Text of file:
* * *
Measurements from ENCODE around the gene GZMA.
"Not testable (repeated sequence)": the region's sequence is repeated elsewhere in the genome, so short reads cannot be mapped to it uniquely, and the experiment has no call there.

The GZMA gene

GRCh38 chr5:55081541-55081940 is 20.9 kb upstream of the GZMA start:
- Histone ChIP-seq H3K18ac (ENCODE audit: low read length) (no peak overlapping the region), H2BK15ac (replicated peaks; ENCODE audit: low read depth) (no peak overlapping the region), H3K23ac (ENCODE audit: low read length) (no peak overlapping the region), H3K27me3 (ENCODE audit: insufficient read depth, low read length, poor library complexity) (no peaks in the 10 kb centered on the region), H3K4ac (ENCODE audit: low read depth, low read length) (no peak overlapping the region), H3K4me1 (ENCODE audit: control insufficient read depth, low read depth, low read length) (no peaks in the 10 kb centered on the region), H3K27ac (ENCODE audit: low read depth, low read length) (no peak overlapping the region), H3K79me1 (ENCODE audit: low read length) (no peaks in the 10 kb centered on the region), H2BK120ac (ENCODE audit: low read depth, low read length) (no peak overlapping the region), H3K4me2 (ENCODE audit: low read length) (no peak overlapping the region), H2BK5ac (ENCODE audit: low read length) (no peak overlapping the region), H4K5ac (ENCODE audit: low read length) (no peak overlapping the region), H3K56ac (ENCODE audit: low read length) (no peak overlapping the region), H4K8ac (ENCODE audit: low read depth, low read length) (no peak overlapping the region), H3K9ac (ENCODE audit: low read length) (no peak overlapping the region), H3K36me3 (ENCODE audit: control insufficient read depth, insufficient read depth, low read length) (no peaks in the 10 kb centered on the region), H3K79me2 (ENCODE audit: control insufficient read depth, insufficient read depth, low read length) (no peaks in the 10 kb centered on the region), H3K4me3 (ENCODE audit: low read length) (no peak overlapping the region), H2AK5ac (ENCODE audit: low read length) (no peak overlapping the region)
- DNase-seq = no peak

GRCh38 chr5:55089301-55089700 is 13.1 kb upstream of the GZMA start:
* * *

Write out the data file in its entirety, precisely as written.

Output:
Measurements from ENCODE around the gene GZMA.
"Not testable (repeated sequence)": the region's sequence is repeated elsewhere in the genome, so short reads cannot be mapped to it uniquely, and the experiment has no call there.

The GZMA gene

GRCh38 chr5:55081541-55081940 is 20.9 kb upstream of the GZMA start:
- Histone ChIP-seq H3K18ac (ENCODE audit: low read length) (no peak overlapping the region), H2BK15ac (replicated peaks; ENCODE audit: low read depth) (no peak overlapping the region), H3K23ac (ENCODE audit: low read length) (no peak overlapping the region), H3K27me3 (ENCODE audit: insufficient read depth, low read length, poor library complexity) (no peaks in the 10 kb centered on the region), H3K4ac (ENCODE audit: low read depth, low read length) (no peak overlapping the region), H3K4me1 (ENCODE audit: control insufficient read depth, low read depth, low read length) (no peaks in the 10 kb centered on the region), H3K27ac (ENCODE audit: low read depth, low read length) (no peak overlapping the region), H3K79me1 (ENCODE audit: low read length) (no peaks in the 10 kb centered on the region), H2BK120ac (ENCODE audit: low read depth, low read length) (no peak overlapping the region), H3K4me2 (ENCODE audit: low read length) (no peak overlapping the region), H2BK5ac (ENCODE audit: low read length) (no peak overlapping the region), H4K5ac (ENCODE audit: low read length) (no peak overlapping the region), H3K56ac (ENCODE audit: low read length) (no peak overlapping the region), H4K8ac (ENCODE audit: low read depth, low read length) (no peak overlapping the region), H3K9ac (ENCODE audit: low read length) (no peak overlapping the region), H3K36me3 (ENCODE audit: control insufficient read depth, insufficient read depth, low read length) (no peaks in the 10 kb centered on the region), H3K79me2 (ENCODE audit: control insufficient read depth, insufficient read depth, low read length) (no peaks in the 10 kb centered on the region), H3K4me3 (ENCODE audit: low read length) (no peak overlapping the region), H2AK5ac (ENCODE audit: low read length) (no peak overlapping the region)
- DNase-seq = no peak

GRCh38 chr5:55089301-55089700 is 13.1 kb upstream of the GZMA start: